It doesn't make any difference at all, an application can come from anywhere. But what we do see is the people that have gone through the better film schools, and I'm talking from the producers' point of view, they tend to be better trained and have a better understanding of what's required.

Can you think of some talent off the top of your head that represent British filmmaking at its best at the moment?
My directors of note and whose recent films continue to surprise me are the likes of Yasmin Dizdar, Shane Meadows and Mike Leigh.

What is your opinion of the way digital filmmaking is taking the industry?
It seems to have a vision of its own. My girlfriend produced The King is Alive and I went out on to the film's set in Namibia a couple of years ago, I was incredibly fortunate to see a film being made like that. The change in the filmmaking process is extraordinary and I'm sure that had it been made in the traditional sense it would have cost four or five times that amount. The freedom that it allowed was wonderful and the language of cinema seems to have changed and moved with this new, incredibly lightweight machinery.

I then came back and exec produced My Brother Tom, a digital film and I was also involved on another film called Harry On The Boat which was shot on DigiBeta, so I've had my fair share of experiences with digital. It really taught me a lot. The attitude of 'never mind about the script or the process, we'll just shoot it on DVD' - is the kind of attitude that doesn't reflect what it's all about. I think what's going to be interesting is whether digital video in particular - not talking about HD here - is going to quite stand up as a form in its own right.

My guess would be that in the next five to seven years large numbers of feature films will be generated not only digitally but on HD. We know that digital video and its results are fine but I think it works for a fairly limited kind of film, you can't just replace the 35mm camera and say that you can do it for less. The beauty of it is, in a country that has been quite rigid in its production process as DV technology is changing rapidly you can now go and shoot things differently with a smaller group of people, for a longer period and so on. As long as the films are interesting I think the audience will watch them regardless of what they've been shot on.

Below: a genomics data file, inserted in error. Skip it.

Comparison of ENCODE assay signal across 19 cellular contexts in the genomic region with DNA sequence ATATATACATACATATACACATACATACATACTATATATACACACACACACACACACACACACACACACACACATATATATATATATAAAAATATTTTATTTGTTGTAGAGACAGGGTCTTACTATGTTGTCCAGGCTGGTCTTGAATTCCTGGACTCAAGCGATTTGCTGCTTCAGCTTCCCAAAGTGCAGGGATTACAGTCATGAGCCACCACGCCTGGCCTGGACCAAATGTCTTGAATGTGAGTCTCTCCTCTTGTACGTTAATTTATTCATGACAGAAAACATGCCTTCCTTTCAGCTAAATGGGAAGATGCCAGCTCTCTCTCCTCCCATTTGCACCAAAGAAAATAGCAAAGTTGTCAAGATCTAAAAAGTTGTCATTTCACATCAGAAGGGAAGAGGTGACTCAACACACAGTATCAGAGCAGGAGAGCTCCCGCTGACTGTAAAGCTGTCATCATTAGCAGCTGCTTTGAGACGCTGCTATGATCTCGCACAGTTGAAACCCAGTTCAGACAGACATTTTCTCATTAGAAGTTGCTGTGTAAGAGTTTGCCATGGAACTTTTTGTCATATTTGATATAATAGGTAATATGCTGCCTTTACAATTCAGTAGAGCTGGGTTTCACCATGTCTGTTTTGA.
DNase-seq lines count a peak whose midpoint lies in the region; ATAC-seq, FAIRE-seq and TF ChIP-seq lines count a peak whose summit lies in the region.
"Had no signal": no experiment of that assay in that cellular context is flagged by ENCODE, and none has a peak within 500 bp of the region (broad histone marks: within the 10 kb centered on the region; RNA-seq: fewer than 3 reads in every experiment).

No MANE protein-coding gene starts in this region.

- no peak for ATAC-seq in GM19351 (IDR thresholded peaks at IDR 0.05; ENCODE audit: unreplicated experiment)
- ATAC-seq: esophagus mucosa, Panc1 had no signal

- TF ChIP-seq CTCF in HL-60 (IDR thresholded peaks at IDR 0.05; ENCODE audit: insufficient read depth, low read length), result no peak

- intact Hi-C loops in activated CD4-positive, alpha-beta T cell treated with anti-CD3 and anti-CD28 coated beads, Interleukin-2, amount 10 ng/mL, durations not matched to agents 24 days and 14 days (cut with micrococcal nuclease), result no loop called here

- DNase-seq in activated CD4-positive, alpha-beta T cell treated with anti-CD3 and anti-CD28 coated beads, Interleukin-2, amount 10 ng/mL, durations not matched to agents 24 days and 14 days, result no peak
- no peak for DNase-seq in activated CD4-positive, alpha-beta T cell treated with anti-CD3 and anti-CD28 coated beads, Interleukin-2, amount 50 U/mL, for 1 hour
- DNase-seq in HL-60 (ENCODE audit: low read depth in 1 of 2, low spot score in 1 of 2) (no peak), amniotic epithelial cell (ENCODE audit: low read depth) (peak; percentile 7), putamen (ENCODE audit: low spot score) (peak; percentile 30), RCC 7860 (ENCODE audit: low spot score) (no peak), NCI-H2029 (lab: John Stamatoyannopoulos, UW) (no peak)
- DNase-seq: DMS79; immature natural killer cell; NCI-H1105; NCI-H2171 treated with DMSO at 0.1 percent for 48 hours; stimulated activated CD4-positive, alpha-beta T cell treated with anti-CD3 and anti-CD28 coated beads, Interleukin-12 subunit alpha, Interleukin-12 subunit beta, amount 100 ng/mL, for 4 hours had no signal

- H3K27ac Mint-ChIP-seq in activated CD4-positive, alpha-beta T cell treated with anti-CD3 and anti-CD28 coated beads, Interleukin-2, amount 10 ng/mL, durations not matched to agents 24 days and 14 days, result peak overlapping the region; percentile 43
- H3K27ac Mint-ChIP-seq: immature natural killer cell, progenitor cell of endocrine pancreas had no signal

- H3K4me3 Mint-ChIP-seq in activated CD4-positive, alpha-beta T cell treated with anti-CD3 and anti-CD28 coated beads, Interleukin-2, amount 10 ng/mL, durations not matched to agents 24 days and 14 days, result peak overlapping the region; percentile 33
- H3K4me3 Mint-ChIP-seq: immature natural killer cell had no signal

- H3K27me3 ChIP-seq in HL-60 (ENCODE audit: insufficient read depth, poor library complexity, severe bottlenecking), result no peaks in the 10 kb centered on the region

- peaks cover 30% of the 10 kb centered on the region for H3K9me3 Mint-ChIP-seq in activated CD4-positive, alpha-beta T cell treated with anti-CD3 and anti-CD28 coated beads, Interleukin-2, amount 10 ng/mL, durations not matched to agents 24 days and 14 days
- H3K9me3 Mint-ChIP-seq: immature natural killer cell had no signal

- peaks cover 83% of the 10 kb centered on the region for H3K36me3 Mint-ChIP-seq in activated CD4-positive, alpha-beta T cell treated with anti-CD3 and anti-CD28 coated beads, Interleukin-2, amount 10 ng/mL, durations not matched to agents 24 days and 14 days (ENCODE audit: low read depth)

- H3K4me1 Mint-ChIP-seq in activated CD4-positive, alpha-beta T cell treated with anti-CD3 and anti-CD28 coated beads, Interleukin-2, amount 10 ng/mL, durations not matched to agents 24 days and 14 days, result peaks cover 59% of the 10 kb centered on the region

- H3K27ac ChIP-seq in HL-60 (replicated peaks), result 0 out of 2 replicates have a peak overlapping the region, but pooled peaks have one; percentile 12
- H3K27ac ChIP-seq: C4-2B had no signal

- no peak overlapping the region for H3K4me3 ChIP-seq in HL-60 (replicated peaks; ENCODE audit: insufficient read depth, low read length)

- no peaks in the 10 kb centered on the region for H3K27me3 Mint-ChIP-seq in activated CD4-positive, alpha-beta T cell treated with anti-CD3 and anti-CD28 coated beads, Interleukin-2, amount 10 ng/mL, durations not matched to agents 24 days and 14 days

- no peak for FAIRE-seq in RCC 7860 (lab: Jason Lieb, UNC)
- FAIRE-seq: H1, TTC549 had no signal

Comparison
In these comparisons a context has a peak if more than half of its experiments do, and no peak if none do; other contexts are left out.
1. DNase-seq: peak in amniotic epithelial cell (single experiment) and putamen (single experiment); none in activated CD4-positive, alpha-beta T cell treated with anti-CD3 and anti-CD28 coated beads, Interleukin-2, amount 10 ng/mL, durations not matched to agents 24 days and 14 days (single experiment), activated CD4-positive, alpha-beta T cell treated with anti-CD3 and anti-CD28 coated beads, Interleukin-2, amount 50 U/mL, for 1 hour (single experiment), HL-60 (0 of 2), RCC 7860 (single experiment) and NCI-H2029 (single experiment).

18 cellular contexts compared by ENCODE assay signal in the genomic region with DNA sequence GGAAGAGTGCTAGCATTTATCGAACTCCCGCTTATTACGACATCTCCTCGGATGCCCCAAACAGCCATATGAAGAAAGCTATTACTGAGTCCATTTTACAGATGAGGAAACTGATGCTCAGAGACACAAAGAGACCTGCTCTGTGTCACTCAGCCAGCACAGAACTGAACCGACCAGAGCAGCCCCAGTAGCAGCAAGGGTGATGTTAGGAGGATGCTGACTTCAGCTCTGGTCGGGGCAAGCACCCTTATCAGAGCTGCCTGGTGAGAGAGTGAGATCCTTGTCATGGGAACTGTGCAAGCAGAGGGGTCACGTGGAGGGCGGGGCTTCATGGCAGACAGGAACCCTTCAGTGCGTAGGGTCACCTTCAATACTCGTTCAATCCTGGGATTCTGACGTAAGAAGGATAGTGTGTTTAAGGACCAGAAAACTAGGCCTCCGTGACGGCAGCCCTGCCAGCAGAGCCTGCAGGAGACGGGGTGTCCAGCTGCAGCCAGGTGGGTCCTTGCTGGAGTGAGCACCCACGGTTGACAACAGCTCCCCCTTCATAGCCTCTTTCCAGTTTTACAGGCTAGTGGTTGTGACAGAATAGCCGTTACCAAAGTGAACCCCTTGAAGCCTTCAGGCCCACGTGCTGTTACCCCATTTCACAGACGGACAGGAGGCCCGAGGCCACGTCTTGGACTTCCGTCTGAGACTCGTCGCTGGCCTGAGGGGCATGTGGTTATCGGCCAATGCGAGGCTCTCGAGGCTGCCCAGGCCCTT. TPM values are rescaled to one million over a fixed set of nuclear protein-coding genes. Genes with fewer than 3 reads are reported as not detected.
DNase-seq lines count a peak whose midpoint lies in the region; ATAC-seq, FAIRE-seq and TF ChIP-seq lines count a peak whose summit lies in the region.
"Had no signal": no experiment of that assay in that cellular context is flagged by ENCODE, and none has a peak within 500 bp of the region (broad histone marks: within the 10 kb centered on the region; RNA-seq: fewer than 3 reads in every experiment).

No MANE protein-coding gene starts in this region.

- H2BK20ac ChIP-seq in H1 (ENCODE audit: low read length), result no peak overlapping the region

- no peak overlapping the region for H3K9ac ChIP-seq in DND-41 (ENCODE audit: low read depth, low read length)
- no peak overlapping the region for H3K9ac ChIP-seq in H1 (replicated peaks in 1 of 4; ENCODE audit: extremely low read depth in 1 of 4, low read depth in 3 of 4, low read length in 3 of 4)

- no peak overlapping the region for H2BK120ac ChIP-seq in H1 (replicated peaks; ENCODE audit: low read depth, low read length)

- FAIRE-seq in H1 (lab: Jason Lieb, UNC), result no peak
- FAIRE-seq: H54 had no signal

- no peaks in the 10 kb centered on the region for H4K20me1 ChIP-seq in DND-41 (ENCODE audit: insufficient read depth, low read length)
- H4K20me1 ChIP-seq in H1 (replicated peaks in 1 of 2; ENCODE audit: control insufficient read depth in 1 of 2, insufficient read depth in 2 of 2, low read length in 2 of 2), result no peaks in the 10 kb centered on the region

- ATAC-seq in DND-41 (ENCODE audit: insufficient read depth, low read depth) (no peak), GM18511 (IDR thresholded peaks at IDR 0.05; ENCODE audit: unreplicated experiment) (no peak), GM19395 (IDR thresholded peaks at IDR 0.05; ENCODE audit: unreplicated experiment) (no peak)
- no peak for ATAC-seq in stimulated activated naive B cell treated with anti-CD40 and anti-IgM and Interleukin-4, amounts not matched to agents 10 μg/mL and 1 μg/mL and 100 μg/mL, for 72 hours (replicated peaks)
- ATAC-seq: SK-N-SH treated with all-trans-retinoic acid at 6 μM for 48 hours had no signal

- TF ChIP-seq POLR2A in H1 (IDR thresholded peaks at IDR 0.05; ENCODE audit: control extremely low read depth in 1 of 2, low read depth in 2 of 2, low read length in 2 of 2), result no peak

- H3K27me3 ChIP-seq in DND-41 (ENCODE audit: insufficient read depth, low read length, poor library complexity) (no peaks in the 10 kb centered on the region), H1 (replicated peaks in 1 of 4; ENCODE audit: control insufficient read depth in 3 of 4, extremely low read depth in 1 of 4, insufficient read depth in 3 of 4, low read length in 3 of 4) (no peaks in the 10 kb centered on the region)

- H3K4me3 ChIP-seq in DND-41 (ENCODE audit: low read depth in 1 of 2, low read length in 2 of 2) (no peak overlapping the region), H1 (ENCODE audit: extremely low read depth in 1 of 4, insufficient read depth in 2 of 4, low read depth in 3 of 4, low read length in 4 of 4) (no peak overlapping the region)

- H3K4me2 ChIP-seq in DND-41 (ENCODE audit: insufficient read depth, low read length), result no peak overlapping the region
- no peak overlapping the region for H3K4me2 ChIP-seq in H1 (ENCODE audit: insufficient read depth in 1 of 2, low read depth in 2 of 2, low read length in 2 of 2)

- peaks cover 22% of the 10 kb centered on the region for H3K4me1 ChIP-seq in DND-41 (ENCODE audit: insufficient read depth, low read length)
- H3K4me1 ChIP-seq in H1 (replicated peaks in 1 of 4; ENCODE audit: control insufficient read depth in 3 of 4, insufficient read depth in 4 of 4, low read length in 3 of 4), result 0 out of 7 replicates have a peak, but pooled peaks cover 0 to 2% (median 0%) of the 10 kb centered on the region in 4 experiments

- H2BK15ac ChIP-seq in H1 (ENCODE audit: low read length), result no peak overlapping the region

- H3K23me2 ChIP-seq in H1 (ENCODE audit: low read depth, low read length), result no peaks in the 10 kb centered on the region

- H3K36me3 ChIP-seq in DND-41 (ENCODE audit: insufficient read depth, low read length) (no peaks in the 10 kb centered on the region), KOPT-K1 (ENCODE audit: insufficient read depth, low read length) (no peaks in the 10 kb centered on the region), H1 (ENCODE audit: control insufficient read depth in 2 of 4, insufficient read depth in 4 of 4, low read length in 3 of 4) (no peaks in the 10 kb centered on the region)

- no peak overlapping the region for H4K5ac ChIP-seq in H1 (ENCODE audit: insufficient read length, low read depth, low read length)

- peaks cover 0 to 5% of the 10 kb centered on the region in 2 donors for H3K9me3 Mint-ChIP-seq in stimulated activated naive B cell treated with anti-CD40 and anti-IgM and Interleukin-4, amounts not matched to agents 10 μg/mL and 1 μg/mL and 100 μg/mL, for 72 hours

Do you think there's a need for an updated or a British version of Dogme?

No, but there are undoubtedly people who can apply the Dogme rules to shooting on film. The great example is Last Resort, shot on 35mm but also for very little money and perhaps it could have been made under Dogme rules. It was a very powerful story and a very fine film.

Is there also a danger that digital films will, in losing certain production values, attain a sort of TV look to them?

Well, I think it might lead to a huge surge of not particularly well-made films which have ditched the entire
process of development right through to post. You can't stop that and if people want to go out and shoot features for £10,000 for the sake of it then that's fantastic, but that's not really the business we are in.

Will you also be involved in pushing for film to be exhibited digitally?

A little bit but my job in the first instance is to run one of the Film Council's production funds, but digital exhibition is a very long term process. The entire conversion from analogue to digital will take a very
long time, it'll be very costly and in the first instance it will just be for the bigger films.

What would you pick out as the strengths of the UK film industry?

We have tenacity, a desire to succeed and obviously an in-built ability to survive under difficult and constantly changing circumstances. Most of all though, we have an emerging talent pool that wants to tell diverse stories to a wider audience than most British films currently do.